Before the Blue Box

Putting out the recycling for the first time in Winnipeg in 1995.

When the City of Winnipeg introduced its recycling program in 1995, they gave homeowners a blue box and encouraged them to separate specific items like newspaper and milk cartons they would have normally put in the garbage. The box went out on the curb beside the garbage cans each week for pickup. More recently, as it has in many cities, the effort has grown into a cart collection program, with a blue cart for recycling and a black one for garbage. Recycling options are also provided at depots and in many businesses.

The Dickies From Gunton: Canadian Brothers in Two World Wars never had a blue box, but like others in their day, they did their own version of what we now know as reducing, reusing, and recycling.

Of humble means, the family always aimed to put everything they could to good use. For example, a crumpled page of the newspaper wiped away the vinegar and water to clean windows and mirrors without leaving any streaks. Strips of paper helped to light a fire. Egg shells and other organic food waste were added to the soil to nourish the garden where they grew their own vegetables. Wool socks with holes in them were repaired by darning. Cloth and unworn clothing was repurposed and sewn into new clothing for the children. Much of what little remained of household garbage and lawn waste was burned out back in a big metal can. Or they took it away themselves to the local dump. Those former dumpsites are now parks.

Conveniences we know today, and are now trying to replace for the sake of the environment, did not exist. For example, there were no disposable diapers to conveniently throw away only to linger in the landfill for many years. Instead, cloth was used, and washed and re-used in a way that seems novel and environmental today.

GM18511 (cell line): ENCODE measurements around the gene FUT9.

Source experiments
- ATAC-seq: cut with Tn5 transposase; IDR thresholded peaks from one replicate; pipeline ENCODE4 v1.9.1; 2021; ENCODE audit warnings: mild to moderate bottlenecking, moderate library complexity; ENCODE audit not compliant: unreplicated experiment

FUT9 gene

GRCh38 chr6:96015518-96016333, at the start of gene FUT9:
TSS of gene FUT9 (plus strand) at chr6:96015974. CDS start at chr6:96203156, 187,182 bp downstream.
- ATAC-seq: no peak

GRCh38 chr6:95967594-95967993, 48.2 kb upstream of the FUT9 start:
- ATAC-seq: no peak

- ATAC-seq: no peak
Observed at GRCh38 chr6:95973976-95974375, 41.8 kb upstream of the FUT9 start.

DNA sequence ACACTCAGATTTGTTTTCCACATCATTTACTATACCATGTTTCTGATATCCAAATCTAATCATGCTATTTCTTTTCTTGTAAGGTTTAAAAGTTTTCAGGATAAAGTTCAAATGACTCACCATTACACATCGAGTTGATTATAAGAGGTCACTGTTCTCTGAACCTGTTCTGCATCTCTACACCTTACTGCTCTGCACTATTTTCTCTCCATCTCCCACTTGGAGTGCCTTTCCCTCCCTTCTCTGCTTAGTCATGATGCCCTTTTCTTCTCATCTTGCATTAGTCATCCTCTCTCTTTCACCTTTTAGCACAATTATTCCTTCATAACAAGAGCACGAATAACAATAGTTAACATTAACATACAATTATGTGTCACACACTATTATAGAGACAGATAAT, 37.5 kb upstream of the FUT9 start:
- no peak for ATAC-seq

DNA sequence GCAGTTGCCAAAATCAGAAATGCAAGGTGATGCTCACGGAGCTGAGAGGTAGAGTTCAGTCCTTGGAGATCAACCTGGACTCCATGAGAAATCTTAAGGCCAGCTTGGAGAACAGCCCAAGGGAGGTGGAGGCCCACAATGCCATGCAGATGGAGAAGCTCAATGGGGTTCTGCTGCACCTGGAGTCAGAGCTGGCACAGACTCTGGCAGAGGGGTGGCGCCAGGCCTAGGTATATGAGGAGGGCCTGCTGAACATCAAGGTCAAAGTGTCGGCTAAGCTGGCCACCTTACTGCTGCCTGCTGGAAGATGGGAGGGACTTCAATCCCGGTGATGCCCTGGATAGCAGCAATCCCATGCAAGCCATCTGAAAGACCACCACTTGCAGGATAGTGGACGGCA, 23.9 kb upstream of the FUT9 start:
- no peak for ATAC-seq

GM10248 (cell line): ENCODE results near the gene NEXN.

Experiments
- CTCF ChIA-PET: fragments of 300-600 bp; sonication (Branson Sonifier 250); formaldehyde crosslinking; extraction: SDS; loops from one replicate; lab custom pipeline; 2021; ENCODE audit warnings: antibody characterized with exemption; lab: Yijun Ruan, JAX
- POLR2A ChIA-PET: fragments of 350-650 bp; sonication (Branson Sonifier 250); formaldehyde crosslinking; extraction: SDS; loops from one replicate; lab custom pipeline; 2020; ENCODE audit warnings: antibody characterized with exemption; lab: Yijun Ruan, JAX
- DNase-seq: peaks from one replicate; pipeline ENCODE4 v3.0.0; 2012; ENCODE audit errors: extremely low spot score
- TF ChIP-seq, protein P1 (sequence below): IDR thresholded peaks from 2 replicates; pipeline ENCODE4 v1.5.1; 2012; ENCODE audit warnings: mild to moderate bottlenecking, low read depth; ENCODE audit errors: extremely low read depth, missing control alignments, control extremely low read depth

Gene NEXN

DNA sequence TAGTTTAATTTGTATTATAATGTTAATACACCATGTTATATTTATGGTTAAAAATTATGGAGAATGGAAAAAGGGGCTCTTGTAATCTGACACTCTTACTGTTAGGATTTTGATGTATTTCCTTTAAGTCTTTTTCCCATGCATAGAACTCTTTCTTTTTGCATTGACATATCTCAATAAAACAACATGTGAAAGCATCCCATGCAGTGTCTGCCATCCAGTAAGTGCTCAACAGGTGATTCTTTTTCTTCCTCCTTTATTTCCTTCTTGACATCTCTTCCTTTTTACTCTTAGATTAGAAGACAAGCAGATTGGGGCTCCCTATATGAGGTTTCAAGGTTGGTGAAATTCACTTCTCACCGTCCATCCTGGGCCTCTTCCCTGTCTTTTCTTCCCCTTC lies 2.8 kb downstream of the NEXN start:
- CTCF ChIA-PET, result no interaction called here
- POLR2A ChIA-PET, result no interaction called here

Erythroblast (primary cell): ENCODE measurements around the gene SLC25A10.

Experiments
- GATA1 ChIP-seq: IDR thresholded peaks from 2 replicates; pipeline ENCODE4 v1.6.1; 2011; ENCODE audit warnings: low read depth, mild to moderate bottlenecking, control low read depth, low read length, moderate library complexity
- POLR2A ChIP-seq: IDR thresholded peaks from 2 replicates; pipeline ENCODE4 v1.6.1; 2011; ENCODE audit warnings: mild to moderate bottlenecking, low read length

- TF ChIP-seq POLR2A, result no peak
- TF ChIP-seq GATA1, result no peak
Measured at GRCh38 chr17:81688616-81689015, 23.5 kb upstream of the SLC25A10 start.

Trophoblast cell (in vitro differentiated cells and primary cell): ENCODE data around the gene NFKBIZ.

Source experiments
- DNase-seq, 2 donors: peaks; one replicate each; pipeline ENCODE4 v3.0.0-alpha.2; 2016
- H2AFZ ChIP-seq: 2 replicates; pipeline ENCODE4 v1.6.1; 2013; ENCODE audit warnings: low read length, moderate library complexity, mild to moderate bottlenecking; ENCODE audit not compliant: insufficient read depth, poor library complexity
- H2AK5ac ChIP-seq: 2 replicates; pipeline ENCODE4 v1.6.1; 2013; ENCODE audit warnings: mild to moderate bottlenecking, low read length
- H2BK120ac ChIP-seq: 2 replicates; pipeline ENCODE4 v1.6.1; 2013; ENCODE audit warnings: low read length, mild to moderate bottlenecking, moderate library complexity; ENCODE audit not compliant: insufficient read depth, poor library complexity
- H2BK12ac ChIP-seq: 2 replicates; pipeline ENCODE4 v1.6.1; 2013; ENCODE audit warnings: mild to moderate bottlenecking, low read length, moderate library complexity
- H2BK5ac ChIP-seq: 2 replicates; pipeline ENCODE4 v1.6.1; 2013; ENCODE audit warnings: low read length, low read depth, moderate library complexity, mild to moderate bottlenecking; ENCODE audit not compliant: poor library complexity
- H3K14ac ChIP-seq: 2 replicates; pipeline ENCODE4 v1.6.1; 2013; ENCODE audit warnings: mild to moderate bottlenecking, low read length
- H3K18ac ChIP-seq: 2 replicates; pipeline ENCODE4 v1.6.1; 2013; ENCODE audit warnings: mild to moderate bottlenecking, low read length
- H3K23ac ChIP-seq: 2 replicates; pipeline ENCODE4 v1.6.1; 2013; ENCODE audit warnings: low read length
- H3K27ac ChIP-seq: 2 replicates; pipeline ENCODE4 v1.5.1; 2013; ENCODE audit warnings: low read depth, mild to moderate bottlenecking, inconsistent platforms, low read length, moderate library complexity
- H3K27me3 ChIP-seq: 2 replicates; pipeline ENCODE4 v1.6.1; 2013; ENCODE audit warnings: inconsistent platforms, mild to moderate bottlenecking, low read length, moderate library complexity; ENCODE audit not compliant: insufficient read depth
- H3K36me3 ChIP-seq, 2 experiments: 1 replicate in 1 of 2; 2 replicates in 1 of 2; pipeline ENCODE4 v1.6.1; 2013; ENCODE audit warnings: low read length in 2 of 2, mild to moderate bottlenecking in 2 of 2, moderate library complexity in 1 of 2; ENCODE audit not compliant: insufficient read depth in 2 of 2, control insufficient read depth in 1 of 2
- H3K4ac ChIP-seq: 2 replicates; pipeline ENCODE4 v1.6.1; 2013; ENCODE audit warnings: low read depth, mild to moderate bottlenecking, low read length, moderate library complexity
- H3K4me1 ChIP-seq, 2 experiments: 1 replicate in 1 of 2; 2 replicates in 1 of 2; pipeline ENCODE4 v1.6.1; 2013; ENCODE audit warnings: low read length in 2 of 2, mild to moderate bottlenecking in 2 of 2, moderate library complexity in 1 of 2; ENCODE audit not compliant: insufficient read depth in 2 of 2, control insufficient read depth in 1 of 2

People drank water from the well, and later, from the tap. They hauled water from the tap down the street, and eventually they had their own water on-tap in their homes. The idea of drinking bottled water was unimaginable, and later when it first became available on store shelves, was simply considered much too extravagant.

There were no plastic bags and plastic bottles. Leaves and yard waste was raked up right into the garbage can, or gathered in paper bags. They had metal garbage cans and they filled them directly, sometimes wrapping wet garbage in old newspaper and then tossing it. Milk, when they did not get it from the cow themselves, came in a glass bottle. So did pop like Coca Cola. They paid a deposit on the bottles and returned them to the store so they could be washed and reused by the bottler. 

It’s just what people did.